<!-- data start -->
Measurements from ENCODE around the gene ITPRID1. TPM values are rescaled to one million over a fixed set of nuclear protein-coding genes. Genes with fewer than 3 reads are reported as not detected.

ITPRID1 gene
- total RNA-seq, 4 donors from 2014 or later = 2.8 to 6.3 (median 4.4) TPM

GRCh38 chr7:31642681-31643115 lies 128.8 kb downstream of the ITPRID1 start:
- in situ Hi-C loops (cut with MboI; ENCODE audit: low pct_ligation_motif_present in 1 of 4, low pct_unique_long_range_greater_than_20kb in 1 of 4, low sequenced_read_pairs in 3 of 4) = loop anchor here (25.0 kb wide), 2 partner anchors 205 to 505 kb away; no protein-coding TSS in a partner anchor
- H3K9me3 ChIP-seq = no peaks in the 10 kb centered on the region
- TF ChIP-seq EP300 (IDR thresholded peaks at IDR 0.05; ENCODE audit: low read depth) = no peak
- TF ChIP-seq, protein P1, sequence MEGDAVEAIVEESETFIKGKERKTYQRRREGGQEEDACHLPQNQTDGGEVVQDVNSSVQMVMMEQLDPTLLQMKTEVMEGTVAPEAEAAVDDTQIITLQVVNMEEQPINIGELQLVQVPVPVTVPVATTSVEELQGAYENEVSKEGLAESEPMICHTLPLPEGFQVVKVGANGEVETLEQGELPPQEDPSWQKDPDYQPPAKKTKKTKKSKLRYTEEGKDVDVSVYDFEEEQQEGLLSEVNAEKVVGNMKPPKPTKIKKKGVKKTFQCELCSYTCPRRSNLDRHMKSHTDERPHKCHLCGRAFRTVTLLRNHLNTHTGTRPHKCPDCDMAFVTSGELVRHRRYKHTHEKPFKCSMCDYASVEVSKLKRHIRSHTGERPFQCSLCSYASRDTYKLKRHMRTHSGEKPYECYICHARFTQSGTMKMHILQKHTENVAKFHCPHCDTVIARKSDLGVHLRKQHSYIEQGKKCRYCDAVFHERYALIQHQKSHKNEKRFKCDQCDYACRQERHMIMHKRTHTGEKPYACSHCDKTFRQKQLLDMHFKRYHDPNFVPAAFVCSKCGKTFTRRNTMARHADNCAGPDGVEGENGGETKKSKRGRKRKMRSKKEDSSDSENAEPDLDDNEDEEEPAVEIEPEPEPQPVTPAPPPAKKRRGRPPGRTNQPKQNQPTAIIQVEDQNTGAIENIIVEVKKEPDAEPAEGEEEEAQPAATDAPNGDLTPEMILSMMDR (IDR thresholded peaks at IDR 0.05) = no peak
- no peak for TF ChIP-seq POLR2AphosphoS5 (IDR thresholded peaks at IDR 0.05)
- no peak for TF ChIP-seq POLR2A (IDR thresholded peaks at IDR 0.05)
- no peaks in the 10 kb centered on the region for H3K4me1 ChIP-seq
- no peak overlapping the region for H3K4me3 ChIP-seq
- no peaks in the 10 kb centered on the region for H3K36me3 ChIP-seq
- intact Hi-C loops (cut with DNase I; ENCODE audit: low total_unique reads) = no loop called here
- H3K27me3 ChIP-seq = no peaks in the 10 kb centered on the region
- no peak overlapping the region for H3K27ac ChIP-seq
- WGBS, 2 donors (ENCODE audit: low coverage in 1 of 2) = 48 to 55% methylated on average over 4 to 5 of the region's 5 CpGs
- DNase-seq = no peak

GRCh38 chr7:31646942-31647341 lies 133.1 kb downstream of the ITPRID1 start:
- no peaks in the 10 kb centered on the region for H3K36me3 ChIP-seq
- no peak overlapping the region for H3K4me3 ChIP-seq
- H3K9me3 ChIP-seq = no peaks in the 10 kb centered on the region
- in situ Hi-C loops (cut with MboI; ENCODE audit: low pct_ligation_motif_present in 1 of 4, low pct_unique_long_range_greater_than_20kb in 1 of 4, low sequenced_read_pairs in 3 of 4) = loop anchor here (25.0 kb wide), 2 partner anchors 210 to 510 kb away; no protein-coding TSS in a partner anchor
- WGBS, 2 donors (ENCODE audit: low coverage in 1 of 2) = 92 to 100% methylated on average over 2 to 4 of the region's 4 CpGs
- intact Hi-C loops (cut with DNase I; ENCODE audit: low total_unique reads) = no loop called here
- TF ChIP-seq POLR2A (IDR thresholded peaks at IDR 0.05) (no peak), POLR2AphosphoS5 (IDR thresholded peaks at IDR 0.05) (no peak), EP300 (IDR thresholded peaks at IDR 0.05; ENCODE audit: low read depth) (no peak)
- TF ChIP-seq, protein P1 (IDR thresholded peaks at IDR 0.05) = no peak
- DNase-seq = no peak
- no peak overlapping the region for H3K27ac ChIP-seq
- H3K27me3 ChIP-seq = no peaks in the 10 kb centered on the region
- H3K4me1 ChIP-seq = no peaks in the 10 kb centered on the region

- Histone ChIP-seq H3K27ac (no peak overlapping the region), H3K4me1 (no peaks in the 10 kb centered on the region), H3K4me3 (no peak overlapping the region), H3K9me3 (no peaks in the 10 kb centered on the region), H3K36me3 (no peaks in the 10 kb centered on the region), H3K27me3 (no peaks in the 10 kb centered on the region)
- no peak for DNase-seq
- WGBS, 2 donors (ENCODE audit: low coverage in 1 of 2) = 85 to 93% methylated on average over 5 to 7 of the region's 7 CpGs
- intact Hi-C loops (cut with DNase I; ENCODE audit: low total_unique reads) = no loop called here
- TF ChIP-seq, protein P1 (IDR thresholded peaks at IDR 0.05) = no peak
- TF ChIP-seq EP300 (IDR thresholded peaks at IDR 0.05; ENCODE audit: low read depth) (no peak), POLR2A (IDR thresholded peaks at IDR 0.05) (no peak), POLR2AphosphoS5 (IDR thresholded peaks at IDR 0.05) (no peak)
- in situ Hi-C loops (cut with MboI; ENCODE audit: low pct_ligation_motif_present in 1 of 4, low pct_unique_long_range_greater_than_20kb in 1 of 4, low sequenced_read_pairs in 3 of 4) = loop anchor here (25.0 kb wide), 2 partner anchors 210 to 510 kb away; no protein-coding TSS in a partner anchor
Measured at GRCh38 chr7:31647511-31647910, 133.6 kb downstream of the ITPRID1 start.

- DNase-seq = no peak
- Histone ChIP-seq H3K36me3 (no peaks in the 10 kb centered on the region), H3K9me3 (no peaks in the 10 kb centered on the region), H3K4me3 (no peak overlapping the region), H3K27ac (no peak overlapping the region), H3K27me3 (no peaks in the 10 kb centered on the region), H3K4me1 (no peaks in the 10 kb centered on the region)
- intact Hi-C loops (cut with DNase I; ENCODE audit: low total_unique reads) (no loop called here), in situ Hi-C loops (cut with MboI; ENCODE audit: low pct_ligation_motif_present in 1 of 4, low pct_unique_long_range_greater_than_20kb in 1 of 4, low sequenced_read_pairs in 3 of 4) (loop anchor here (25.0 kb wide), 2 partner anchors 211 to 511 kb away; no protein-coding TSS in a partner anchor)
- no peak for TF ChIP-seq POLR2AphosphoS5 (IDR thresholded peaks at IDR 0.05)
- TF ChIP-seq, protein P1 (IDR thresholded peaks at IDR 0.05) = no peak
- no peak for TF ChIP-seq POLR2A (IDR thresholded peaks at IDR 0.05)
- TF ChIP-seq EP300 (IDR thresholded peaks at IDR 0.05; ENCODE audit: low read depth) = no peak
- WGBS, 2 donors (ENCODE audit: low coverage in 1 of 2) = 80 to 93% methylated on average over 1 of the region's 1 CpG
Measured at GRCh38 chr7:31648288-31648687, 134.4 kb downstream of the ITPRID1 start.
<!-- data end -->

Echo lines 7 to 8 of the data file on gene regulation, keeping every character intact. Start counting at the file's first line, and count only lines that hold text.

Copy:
- TF ChIP-seq EP300 (IDR thresholded peaks at IDR 0.05; ENCODE audit: low read depth) = no peak
- TF ChIP-seq, protein P1, sequence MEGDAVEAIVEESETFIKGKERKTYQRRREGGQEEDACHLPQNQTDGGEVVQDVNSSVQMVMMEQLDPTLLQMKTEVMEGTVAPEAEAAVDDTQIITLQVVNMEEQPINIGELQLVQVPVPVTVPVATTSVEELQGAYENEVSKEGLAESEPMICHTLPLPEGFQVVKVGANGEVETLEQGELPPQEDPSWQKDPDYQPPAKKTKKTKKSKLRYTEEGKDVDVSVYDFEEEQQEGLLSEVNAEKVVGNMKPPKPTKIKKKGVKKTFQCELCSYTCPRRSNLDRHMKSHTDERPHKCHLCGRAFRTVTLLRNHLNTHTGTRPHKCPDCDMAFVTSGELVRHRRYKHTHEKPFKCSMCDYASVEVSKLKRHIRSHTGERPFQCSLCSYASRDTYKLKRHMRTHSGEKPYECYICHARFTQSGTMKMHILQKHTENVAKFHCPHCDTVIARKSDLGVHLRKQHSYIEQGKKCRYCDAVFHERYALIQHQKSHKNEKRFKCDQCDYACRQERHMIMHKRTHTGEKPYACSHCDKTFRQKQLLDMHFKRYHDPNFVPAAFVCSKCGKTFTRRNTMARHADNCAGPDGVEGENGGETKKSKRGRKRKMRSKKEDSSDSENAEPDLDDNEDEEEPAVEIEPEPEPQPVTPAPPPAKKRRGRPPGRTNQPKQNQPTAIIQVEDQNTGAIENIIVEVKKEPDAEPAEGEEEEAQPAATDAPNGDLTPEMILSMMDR (IDR thresholded peaks at IDR 0.05) = no peak